One Dead Drag Queen

As per my usual these days, I found this book at the library. The quirky title caught my eye and I was intrigued enough by the back jacket to give it a go.

Unwittingly, I picked up book eight in a series called The Tom and Scott Mysteries. One Dead Drag Queen finds Tom hospitalized after a series of bombings at the local women’s health facility, where Tom volunteers part-time. Tom’s partner, Scott, believes that the bombings may have been more personal; the couple becomes a potential target since Scott is the first openly gay professional baseball player. As Tom heals up, the threats to his safety become more numerous and so do the clues to the bomber’s identity.

One Dead Drag Queen (Tom Mason and Scott Carpenter, #8)

Image respectfully borrowed from


I wanted to get into this novel so badly. I love that the protagonists are a successful gay couple and that they’re not stereotypes. But the story itself is poorly constructed and the writing runs itself in circles. The surprise ending wasn’t surprising because of quality storytelling but because it truly feels as though the writer tossed it in at the last-minute. Author, Mark Richard Zubro, really dropped the ball on this one.


For example, the title of this novel is One Dead Drag Queen and there is only one drag queen introduced in the novel. The subsequent murder of the drag queen–Myrtle Mae–should come as no shock to the reader, which is unfortunate for a novel claiming to be a mystery. Also troubling was that this murder is not the inciting incident or anywhere near the beginning; she’s murdered in the last fifty pages of the book!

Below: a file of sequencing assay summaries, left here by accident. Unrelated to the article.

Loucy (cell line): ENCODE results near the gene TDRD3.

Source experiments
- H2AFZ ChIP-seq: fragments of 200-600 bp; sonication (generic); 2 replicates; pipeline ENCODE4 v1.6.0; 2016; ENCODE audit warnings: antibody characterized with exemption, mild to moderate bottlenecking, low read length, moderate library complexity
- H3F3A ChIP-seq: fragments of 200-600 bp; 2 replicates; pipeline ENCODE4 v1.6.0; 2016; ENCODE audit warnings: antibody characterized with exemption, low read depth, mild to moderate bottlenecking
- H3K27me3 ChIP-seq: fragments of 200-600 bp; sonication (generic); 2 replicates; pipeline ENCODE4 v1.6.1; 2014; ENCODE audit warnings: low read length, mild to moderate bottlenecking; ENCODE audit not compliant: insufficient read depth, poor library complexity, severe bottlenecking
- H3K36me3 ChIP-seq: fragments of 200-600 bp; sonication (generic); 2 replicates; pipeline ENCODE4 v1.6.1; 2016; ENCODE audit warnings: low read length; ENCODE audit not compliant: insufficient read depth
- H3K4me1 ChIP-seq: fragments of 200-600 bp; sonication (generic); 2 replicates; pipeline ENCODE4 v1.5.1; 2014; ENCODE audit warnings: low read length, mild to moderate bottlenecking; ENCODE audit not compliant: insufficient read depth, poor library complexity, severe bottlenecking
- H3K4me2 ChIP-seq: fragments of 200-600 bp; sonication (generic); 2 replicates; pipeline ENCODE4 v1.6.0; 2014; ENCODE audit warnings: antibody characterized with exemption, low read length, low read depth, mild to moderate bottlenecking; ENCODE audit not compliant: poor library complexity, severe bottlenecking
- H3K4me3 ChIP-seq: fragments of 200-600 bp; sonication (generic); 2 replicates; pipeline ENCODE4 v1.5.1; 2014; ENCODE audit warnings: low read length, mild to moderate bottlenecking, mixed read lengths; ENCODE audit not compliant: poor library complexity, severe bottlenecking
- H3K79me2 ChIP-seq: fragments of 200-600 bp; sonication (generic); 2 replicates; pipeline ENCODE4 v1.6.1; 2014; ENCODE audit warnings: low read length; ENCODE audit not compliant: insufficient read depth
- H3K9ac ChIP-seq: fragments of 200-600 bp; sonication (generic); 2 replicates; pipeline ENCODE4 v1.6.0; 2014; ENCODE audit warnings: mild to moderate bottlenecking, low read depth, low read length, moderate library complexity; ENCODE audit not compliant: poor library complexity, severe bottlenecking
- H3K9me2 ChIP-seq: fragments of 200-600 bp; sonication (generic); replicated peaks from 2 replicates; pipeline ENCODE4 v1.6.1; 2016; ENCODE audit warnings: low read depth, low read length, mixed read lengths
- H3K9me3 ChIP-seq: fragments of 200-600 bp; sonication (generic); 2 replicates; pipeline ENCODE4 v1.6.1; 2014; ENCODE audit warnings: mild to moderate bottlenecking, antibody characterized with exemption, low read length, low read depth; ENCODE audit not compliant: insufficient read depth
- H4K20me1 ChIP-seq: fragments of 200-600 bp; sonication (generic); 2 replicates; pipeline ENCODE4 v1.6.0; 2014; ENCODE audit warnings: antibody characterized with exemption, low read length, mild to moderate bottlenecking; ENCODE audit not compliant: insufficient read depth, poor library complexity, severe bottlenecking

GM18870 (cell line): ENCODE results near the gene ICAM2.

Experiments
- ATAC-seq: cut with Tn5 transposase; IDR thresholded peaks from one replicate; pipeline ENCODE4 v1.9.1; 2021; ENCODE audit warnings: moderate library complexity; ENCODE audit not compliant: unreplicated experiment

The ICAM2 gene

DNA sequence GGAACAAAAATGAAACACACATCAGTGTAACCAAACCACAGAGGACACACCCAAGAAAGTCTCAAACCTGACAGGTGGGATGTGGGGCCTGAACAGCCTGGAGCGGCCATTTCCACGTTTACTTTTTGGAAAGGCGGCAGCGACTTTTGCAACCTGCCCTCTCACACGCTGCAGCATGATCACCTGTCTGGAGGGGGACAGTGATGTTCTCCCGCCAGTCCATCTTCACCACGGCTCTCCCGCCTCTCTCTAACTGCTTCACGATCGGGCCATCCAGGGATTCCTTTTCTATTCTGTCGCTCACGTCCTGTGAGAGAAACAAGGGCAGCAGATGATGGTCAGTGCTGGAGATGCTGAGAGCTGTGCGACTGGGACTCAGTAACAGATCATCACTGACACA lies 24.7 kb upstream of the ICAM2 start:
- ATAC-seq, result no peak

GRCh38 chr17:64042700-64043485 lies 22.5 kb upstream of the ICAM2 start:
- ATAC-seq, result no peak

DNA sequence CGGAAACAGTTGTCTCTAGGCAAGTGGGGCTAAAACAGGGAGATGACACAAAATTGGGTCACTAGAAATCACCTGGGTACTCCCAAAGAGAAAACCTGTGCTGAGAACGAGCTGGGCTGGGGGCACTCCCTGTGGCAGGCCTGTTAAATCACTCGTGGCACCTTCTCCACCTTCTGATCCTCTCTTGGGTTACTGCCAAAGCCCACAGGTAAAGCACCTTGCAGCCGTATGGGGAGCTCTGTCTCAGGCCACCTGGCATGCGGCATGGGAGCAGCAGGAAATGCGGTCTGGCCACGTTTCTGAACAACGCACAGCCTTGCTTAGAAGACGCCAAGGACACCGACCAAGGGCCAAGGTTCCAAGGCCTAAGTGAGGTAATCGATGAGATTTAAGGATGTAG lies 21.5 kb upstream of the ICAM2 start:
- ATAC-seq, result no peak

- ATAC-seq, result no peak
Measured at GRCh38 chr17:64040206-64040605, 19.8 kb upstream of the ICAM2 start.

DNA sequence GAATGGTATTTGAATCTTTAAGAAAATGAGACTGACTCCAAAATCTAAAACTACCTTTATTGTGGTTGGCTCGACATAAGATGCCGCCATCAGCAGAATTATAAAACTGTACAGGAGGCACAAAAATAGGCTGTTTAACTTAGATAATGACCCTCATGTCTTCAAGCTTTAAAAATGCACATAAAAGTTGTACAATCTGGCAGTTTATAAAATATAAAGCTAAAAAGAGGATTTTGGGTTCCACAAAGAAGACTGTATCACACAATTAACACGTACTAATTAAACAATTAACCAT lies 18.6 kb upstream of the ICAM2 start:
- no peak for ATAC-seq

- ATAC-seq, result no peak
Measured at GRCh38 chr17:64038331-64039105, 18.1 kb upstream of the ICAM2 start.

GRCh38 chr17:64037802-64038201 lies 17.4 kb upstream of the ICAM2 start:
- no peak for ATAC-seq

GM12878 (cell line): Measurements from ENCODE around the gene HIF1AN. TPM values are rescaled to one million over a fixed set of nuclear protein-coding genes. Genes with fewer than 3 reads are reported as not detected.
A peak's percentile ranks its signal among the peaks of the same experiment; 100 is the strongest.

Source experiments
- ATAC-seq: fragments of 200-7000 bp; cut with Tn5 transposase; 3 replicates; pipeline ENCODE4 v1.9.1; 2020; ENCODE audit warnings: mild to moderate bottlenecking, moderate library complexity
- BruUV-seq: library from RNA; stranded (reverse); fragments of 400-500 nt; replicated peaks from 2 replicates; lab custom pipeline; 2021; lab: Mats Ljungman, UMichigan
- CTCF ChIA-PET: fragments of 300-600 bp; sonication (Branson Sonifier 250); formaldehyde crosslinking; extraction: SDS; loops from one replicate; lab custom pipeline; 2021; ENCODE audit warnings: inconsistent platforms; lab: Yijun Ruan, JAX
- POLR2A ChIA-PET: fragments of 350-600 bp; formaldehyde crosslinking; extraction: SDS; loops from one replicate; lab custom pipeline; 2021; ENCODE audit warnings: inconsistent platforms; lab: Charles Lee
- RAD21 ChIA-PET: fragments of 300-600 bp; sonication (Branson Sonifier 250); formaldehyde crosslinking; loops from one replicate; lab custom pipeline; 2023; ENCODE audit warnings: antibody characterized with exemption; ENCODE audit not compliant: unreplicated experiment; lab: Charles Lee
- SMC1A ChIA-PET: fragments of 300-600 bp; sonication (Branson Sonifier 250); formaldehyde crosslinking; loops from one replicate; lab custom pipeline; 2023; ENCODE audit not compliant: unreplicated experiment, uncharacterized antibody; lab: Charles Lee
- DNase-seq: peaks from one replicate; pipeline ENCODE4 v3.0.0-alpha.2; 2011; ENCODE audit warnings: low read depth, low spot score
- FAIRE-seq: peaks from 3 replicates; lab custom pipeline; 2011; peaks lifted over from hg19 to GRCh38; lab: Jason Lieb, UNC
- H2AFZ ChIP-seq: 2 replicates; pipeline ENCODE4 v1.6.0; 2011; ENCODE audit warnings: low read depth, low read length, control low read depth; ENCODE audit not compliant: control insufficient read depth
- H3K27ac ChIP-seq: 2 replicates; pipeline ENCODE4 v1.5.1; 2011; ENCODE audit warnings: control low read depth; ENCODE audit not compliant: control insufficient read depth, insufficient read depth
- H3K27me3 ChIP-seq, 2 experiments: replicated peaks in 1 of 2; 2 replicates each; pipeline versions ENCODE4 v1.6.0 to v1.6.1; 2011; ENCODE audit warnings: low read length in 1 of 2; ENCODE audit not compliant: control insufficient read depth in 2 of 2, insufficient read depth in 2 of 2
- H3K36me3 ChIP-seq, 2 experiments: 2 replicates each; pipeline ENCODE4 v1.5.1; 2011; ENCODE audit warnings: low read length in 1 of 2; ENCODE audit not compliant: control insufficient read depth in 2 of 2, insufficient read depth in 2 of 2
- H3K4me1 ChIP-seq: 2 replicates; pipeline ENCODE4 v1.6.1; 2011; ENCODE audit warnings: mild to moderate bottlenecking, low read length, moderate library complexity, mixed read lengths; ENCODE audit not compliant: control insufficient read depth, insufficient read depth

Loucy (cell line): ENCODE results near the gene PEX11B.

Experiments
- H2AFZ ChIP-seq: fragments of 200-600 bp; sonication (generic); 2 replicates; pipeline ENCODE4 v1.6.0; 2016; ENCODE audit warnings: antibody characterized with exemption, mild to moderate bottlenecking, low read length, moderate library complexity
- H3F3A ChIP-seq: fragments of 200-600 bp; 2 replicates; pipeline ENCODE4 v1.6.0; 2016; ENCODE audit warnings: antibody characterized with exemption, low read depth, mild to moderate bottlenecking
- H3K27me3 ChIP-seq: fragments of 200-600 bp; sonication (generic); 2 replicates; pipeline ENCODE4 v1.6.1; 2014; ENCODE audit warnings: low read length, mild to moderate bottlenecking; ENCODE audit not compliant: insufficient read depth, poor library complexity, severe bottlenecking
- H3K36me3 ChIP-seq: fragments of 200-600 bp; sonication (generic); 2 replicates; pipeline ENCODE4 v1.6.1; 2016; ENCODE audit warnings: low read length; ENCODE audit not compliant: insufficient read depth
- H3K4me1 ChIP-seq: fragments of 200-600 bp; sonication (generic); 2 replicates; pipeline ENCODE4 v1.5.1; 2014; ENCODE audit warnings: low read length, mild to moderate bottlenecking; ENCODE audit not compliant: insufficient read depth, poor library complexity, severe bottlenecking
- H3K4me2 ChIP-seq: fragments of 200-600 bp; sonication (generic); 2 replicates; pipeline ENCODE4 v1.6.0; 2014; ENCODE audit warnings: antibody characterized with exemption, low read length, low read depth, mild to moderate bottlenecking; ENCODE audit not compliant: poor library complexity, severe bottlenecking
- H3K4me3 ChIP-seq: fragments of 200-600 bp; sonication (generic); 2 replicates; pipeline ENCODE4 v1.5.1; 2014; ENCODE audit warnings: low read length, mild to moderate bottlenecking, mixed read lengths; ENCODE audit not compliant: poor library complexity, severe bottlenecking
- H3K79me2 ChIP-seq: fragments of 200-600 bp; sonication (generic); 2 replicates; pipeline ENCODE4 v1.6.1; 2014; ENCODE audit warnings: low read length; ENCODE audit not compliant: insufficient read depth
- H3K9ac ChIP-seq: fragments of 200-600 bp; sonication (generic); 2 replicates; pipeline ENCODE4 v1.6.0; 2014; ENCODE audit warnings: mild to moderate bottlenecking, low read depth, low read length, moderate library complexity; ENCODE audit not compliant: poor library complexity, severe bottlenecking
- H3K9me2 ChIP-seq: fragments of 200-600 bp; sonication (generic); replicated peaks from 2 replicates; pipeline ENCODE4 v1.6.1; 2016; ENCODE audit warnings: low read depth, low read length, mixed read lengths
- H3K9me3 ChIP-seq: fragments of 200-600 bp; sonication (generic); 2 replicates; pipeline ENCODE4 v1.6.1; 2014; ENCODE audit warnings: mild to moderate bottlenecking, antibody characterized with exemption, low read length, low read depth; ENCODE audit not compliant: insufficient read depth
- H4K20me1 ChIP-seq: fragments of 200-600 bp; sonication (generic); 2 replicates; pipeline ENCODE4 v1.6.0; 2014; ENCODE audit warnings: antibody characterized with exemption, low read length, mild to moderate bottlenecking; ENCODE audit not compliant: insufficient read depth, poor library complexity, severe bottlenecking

One of the most irksome things to me was the constant reference to either of the central characters as the other’s lover. There are plenty of synonyms people! Partner. Boyfriend. Companion. Add some variety for goodness sake! The characters depicted as slightly homophobic would call Tom or Scott the other’s “Buddy”, but that’s the extent of verbal diversity in Zubro’s version of Chicago. It would be one thing if the couple referred to one another in a specific way but everyone else in the novel refers to them as lovers; it just came off like bad writing.

It’s a short novel but it was difficult to get through. For a story that is supposedly book eight in a series, the characters lack depth. Unnecessary repetition in the plot and conversations were had time and again. Pages would go by and Tom and Scott will still be having a circuitous conversation or disagreement with no additional mounting of tension.

Unfortunately, this book was one of the more disappointing reads I’ve had in a while.

I give One Dead Drag Queen 2 Book Bubbles–Nearly Burst Bubble.

Thanks for popping in!

2 thoughts on “One Dead Drag Queen

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